"Banken ligger i centrum."

Translation:The bank is downtown.

January 9, 2015

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I thought på stan was downtown... Is it possible to say it one way or another?

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"på stan" is used when you go downtown. But you cannot use it to talk about things that are located downtown.


Thank you, I was literally just about to ask that.


You rarely hear the word downtown in Australia. We say that we're going into the city.


The Australian CBD (Central Business District) is downtown. Australian 'going into town' means going into the centre of the town (the CBD).


I admit I was a little confused as to what downtown meant, thought it referred to a subset of the CBD, perhaps filled with cheap eateries and tourist tat. But apparently it’s the whole thing :)


Where does the 'in' disappear? I really can't make it logical in my head without it - 'the bank is in downtown'


Some nouns in English can also be used as adverbs. I might call this the locative case of downtown. You'd say "The bank is far" not "The bank is in far", because far is an adverb. I guess you'd have the same flexibility as downtown when using either: "The bank is south" or "The bank is in the south". Another noun that seems to have a locative case would be home in "We are home" rather than "We are at home" or "We are in a home". This only works with special words, like downtown.


Another whinge about the translation of 'centrum' - in Australian English we say "the city" to mean american downtown or euro centrum/central.


Well, I just reread one of my old comments here that says they use city also :)


I just wrote what it seemed to Me to be specifically an American English translation "The bank is located in the center of town." Much to My surprise, it was accepted.


Why "centrum" translate to "THE centre" = "centrumet".


Isn't it just different in different languages? We say "i centrum" and in Italian it is "in centro", but in Spanish they say "en el centro" with an article.


downtown -- it irritates worse than mom. Apologies to American English speakers, just cannot for the life of me wonder why anyone would reduce an international language, English, to a restricted version by the use of a isogloss.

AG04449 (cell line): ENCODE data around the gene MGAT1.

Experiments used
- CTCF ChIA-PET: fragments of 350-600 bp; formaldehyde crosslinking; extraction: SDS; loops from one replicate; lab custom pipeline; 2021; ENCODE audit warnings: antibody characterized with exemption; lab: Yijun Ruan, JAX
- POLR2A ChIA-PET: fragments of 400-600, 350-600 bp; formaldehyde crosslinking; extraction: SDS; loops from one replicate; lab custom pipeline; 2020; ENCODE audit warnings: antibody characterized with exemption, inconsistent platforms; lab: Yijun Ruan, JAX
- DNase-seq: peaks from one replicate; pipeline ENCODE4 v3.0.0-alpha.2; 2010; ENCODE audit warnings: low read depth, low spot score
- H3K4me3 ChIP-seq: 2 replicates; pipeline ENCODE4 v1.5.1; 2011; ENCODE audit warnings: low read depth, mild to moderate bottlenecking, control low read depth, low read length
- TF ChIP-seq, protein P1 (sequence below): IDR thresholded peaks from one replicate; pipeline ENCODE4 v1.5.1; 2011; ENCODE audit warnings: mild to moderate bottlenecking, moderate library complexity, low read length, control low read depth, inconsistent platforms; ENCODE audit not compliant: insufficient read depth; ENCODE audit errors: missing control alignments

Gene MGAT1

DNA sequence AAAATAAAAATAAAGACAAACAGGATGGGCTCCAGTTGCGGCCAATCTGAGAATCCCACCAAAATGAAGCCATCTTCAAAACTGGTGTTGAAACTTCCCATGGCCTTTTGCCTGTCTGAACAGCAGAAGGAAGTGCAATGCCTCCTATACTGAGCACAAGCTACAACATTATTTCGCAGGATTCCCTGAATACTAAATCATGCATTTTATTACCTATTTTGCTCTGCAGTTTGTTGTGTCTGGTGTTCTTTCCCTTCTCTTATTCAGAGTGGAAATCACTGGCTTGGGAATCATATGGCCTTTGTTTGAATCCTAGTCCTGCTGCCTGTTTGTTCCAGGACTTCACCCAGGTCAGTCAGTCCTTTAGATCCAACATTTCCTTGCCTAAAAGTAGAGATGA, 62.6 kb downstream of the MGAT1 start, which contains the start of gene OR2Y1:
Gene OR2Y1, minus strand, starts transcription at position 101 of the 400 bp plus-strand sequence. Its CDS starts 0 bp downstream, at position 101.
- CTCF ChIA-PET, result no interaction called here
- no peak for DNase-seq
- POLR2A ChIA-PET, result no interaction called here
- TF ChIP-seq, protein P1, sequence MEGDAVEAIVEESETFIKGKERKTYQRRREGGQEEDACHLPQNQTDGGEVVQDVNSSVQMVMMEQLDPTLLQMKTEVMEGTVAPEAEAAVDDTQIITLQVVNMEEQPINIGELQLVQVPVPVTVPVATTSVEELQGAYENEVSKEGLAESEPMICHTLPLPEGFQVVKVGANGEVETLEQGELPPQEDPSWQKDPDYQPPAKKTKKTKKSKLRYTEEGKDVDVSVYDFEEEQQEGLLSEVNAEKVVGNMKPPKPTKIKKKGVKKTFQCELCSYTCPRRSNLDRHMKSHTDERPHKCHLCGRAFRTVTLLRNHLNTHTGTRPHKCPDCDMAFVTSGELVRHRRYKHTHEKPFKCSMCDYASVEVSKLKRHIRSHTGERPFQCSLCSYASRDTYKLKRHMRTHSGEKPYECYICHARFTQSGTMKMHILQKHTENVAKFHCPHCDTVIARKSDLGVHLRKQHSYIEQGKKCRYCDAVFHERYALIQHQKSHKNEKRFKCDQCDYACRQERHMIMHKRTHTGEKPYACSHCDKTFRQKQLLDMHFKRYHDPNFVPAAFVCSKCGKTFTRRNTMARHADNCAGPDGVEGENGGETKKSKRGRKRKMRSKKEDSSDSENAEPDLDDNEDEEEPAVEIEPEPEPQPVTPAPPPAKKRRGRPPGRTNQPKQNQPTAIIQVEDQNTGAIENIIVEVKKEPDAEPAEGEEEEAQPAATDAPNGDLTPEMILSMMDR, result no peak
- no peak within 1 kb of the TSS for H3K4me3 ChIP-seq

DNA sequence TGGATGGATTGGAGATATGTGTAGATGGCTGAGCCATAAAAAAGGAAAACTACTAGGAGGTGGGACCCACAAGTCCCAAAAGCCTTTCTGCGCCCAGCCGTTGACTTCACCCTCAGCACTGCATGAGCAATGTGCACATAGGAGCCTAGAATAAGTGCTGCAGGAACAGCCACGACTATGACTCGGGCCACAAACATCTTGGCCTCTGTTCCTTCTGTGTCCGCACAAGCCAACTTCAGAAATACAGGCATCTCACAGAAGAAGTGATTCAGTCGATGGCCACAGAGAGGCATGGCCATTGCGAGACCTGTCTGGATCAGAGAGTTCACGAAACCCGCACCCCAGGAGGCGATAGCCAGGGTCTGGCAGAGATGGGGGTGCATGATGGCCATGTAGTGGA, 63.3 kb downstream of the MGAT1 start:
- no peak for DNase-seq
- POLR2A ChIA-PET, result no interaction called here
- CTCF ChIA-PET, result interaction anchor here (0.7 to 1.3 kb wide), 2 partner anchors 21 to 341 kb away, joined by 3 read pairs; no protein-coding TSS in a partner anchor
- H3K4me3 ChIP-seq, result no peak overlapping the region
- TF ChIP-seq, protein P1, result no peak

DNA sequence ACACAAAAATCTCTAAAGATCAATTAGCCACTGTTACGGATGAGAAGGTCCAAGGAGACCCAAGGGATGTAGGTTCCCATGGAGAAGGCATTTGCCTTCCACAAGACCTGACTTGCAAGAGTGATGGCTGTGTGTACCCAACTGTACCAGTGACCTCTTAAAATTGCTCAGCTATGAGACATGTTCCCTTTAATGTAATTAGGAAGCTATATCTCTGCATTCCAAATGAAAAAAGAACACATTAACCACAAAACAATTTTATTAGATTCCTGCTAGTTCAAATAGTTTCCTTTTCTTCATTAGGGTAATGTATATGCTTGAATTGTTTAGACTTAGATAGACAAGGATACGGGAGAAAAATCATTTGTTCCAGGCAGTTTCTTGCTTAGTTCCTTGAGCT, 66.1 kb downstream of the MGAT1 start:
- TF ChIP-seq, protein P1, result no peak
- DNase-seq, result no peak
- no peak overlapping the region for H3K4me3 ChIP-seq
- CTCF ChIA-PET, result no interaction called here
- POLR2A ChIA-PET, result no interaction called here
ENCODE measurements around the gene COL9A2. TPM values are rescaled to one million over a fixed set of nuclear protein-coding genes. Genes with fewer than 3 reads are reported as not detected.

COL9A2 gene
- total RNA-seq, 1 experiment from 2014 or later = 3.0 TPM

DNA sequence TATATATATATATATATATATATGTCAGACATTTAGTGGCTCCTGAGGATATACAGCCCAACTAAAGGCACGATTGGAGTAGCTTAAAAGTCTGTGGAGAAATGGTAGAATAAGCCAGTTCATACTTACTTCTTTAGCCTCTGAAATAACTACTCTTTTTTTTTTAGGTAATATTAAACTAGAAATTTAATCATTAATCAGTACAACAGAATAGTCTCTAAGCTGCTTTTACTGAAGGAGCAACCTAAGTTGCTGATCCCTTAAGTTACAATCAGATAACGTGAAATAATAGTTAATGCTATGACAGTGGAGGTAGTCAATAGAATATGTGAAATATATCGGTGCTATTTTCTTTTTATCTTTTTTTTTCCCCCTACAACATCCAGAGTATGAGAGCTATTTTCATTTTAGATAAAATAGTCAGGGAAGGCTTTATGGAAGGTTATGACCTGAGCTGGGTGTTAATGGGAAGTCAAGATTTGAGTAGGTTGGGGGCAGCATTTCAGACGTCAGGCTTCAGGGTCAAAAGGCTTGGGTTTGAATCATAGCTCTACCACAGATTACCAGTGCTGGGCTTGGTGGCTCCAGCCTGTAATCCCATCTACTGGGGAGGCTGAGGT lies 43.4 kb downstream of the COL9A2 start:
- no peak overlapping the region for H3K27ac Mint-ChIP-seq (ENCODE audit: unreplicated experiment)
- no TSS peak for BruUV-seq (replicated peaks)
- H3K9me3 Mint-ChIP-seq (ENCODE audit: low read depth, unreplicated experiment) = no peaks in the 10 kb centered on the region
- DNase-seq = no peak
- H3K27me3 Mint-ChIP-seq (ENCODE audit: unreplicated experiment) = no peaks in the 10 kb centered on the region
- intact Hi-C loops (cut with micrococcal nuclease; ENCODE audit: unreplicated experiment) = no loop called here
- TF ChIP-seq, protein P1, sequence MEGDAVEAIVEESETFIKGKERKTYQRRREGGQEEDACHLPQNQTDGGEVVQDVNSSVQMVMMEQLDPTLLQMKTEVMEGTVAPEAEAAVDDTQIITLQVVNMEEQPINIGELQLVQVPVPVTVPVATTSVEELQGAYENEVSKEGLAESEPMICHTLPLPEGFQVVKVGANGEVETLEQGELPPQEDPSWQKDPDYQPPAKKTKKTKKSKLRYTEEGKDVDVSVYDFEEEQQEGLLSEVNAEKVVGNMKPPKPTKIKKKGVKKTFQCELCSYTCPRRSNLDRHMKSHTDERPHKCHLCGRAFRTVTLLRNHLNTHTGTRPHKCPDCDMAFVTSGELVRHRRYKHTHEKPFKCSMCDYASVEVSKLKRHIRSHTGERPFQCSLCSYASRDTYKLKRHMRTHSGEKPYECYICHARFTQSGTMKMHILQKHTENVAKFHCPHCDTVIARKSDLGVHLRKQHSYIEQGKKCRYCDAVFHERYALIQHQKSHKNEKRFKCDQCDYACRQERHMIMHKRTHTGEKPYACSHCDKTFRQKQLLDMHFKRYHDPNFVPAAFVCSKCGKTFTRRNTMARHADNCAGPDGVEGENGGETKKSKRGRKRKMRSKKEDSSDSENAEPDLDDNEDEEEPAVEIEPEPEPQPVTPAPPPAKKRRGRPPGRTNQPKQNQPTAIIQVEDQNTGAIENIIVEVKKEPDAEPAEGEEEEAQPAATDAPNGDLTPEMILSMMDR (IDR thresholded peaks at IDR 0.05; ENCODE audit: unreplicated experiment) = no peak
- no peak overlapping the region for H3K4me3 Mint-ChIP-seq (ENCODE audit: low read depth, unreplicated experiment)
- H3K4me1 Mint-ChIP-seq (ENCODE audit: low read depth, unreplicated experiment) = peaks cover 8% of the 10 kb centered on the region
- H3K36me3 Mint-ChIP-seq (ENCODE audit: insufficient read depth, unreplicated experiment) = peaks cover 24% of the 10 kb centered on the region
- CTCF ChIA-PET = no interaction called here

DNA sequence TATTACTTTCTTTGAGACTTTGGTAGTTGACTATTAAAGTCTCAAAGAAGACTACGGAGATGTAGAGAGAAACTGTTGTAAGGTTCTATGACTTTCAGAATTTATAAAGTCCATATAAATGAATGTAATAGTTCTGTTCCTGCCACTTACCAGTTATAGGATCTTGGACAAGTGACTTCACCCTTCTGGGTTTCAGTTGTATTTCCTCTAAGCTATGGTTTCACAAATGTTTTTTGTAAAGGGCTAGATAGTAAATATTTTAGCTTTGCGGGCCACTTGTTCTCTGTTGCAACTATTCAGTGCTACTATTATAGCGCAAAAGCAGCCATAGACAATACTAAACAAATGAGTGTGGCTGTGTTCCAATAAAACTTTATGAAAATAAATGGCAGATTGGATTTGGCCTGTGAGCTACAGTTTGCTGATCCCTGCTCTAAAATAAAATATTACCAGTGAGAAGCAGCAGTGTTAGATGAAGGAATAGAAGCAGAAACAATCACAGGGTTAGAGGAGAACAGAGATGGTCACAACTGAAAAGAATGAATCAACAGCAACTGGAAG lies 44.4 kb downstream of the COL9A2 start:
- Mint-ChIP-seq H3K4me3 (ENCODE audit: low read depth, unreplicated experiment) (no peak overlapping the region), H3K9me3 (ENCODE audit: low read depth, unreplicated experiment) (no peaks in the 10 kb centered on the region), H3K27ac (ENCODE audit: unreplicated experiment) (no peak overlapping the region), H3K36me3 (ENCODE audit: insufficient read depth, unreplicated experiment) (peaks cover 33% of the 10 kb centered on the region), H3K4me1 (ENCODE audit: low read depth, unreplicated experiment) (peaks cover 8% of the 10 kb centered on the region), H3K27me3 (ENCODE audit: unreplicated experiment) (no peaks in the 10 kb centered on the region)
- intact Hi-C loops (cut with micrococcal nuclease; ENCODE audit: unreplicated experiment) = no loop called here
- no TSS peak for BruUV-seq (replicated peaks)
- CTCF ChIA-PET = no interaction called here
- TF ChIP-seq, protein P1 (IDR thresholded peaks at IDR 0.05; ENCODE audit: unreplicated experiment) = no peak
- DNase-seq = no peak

I saw "centrum" in wiktionary and there are three declensions, taking the singular definite: centrumet, centret and centrum. They all work interchangeably?


Centrumet and centrum both work. I am not sure about "centrum" though. I would not say that it's a definite, but that it can be used instead of a definite, the way you say "downtown" instead of "the downtown".

"Har du varit i centrum?" but "Har du varit i staden?"


Oh, I get it! Tack!!! <3


I gave it a guess and tried: "The bank is located centrally."


Hi thorr18, my translation was exactly what you wrote however I got it wrong. Did you get this right and would it be an acceptable translation at all?


Nah, it's not a good translation. Centrum is a noun, not an adverb. Although, it can be used to mean center of something, rather than downtown.
Also, I found an interesting entry that said ""Swedish uses centrum for the shops at the centre of a suburb (Farsta) or small and medium-sized town (Uppsala), while the centre of a larger city (Stockholm) is often called city.""


Cheers! And thank you for the extra information.


I don't understand why ligger is in the sentance. Banken är i centrum? What am i missing?


We use is in multiple ways in English but är is not used for all of them. For "It is [located] there" or "It is [situated] there", ligger is used. You could even say it that way in English: "The town lies in the valley". I like to think of it like someone laying a tile with a picture of a bank onto a map.


Same thing in english

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